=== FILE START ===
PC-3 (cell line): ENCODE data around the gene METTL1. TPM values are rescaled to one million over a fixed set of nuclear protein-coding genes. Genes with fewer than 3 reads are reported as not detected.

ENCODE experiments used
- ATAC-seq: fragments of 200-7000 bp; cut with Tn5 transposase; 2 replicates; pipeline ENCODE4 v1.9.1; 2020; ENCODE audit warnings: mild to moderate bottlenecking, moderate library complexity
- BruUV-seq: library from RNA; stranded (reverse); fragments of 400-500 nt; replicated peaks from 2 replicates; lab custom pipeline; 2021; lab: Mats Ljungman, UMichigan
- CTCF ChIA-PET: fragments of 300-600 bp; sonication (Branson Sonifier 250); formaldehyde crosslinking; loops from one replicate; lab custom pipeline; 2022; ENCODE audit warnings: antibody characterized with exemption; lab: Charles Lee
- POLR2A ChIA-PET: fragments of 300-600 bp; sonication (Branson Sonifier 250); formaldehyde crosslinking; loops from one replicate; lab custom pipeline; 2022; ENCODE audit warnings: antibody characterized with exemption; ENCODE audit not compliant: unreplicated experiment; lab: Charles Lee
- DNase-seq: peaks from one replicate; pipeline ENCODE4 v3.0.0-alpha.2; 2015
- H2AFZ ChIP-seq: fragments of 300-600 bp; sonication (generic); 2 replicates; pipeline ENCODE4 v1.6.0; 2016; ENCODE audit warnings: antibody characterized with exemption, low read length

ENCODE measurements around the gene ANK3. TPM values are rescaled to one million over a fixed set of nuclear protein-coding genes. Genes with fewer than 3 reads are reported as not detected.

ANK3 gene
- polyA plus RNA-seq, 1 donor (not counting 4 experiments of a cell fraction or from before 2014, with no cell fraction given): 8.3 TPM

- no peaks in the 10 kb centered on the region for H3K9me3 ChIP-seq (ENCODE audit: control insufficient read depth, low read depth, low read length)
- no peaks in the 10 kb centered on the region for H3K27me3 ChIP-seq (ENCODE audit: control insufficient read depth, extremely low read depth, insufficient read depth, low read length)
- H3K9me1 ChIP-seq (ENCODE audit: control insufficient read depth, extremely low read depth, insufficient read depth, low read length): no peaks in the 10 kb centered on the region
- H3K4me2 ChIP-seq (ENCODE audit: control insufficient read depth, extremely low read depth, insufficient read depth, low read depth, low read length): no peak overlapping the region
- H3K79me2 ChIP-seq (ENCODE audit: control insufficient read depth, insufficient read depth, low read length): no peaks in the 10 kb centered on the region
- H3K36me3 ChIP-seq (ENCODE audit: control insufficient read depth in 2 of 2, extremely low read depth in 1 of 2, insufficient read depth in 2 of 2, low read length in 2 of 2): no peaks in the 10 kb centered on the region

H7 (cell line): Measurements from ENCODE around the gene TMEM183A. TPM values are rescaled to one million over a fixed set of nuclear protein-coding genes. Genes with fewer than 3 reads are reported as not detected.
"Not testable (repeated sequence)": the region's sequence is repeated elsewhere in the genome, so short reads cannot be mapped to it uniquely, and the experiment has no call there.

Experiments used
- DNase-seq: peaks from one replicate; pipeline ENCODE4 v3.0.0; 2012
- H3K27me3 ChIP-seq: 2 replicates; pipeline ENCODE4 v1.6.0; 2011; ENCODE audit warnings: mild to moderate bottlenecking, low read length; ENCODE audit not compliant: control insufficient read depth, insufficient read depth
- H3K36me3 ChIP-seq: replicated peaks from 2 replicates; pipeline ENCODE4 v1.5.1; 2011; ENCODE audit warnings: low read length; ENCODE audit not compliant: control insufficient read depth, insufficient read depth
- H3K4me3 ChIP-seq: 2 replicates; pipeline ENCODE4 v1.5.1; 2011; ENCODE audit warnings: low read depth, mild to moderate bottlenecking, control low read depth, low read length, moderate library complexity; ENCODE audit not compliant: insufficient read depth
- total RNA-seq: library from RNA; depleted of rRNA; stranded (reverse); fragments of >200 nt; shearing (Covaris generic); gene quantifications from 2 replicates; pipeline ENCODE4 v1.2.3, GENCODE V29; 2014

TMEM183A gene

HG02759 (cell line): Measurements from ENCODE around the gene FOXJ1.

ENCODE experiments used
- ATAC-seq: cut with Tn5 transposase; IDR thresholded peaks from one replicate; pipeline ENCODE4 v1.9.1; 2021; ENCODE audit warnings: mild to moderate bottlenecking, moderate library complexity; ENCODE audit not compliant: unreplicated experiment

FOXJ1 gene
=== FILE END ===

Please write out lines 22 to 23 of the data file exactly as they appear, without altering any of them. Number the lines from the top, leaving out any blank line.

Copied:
- H3K27me3 ChIP-seq: 2 replicates; pipeline ENCODE4 v1.6.0; 2011; ENCODE audit warnings: mild to moderate bottlenecking, low read length; ENCODE audit not compliant: control insufficient read depth, insufficient read depth
- H3K36me3 ChIP-seq: replicated peaks from 2 replicates; pipeline ENCODE4 v1.5.1; 2011; ENCODE audit warnings: low read length; ENCODE audit not compliant: control insufficient read depth, insufficient read depth